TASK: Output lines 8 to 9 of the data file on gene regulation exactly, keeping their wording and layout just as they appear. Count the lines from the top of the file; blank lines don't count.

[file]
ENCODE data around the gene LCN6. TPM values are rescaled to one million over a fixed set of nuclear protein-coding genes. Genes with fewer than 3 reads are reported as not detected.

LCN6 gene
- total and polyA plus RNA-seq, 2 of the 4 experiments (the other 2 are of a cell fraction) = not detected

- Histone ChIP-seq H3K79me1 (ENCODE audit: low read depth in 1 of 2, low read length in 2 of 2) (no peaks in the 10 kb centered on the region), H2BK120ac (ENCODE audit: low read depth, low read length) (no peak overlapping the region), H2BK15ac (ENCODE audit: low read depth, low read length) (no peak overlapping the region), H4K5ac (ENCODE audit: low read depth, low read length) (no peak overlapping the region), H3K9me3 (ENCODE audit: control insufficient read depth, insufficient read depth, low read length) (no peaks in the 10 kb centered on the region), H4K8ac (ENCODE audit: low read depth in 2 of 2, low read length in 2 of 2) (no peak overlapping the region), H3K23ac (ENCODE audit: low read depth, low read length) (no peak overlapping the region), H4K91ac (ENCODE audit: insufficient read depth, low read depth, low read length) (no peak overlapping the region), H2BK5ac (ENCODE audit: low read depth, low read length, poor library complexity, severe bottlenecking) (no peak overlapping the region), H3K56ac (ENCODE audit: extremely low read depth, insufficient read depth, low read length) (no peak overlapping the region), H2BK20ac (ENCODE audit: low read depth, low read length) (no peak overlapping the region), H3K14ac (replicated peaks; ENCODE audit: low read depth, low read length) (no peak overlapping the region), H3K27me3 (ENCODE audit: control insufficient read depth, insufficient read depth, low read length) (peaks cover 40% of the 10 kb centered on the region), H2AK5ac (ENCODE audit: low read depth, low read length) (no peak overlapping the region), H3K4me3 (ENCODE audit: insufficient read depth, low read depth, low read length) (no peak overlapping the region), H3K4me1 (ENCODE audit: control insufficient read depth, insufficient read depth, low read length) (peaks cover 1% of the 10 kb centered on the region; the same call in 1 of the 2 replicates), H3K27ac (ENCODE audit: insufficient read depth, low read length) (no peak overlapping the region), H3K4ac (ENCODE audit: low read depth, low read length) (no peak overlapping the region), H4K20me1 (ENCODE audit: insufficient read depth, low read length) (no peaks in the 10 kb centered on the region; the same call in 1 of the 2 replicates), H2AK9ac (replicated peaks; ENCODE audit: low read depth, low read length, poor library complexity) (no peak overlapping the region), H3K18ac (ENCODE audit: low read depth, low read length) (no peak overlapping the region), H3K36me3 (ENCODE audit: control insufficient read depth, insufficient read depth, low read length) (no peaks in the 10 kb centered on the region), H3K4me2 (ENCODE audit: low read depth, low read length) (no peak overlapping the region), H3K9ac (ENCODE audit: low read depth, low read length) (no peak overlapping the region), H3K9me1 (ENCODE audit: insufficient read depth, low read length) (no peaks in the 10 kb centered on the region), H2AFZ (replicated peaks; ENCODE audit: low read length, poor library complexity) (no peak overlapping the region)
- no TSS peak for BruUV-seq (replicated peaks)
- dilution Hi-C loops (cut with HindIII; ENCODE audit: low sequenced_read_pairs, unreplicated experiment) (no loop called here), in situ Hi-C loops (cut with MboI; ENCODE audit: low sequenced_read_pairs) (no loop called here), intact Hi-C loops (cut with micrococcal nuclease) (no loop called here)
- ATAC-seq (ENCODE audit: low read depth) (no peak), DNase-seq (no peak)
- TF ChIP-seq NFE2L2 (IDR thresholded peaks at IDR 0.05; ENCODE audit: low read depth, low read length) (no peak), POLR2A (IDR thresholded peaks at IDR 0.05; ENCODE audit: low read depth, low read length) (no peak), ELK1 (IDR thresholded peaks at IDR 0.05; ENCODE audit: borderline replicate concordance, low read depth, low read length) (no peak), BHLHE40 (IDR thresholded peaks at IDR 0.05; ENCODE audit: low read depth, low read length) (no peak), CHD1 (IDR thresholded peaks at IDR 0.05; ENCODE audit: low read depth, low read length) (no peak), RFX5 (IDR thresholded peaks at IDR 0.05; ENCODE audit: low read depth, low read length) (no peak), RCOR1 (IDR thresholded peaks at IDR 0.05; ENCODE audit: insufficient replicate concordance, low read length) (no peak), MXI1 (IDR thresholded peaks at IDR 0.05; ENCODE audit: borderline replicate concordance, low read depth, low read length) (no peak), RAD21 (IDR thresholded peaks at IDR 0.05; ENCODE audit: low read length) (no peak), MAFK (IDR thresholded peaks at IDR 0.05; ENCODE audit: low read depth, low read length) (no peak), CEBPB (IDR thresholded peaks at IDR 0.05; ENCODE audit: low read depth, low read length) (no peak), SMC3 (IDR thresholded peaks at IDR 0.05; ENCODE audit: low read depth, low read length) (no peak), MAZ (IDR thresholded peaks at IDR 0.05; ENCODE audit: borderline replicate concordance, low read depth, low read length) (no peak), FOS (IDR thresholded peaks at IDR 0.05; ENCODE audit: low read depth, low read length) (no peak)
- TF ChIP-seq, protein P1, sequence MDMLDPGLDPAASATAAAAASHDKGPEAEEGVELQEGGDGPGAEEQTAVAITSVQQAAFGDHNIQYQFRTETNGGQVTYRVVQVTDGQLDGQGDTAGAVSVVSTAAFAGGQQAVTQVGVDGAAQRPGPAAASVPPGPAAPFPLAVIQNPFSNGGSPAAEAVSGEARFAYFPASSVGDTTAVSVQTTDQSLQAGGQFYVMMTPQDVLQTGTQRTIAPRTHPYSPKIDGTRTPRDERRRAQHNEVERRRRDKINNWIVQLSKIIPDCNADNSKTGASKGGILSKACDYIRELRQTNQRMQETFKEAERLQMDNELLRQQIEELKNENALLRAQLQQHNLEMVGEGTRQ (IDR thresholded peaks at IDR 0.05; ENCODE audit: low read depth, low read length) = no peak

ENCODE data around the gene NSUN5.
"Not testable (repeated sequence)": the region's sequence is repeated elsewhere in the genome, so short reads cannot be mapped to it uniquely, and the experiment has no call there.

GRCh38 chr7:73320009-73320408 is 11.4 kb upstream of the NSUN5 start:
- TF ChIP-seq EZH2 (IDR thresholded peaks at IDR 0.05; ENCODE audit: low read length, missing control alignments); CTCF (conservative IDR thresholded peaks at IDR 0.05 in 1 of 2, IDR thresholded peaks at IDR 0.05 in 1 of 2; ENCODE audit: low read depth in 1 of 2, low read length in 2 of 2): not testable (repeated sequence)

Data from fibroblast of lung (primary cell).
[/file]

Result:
- TF ChIP-seq NFE2L2 (IDR thresholded peaks at IDR 0.05; ENCODE audit: low read depth, low read length) (no peak), POLR2A (IDR thresholded peaks at IDR 0.05; ENCODE audit: low read depth, low read length) (no peak), ELK1 (IDR thresholded peaks at IDR 0.05; ENCODE audit: borderline replicate concordance, low read depth, low read length) (no peak), BHLHE40 (IDR thresholded peaks at IDR 0.05; ENCODE audit: low read depth, low read length) (no peak), CHD1 (IDR thresholded peaks at IDR 0.05; ENCODE audit: low read depth, low read length) (no peak), RFX5 (IDR thresholded peaks at IDR 0.05; ENCODE audit: low read depth, low read length) (no peak), RCOR1 (IDR thresholded peaks at IDR 0.05; ENCODE audit: insufficient replicate concordance, low read length) (no peak), MXI1 (IDR thresholded peaks at IDR 0.05; ENCODE audit: borderline replicate concordance, low read depth, low read length) (no peak), RAD21 (IDR thresholded peaks at IDR 0.05; ENCODE audit: low read length) (no peak), MAFK (IDR thresholded peaks at IDR 0.05; ENCODE audit: low read depth, low read length) (no peak), CEBPB (IDR thresholded peaks at IDR 0.05; ENCODE audit: low read depth, low read length) (no peak), SMC3 (IDR thresholded peaks at IDR 0.05; ENCODE audit: low read depth, low read length) (no peak), MAZ (IDR thresholded peaks at IDR 0.05; ENCODE audit: borderline replicate concordance, low read depth, low read length) (no peak), FOS (IDR thresholded peaks at IDR 0.05; ENCODE audit: low read depth, low read length) (no peak)
- TF ChIP-seq, protein P1, sequence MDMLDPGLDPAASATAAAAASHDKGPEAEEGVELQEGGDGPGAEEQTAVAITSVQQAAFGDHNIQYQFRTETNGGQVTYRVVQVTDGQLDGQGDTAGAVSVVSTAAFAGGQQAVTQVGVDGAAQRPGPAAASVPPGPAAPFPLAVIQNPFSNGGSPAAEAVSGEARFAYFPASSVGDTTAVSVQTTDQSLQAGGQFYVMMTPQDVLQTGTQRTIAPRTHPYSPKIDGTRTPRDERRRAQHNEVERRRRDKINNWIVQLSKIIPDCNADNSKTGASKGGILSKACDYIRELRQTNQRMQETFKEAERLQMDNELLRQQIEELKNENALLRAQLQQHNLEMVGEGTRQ (IDR thresholded peaks at IDR 0.05; ENCODE audit: low read depth, low read length) = no peak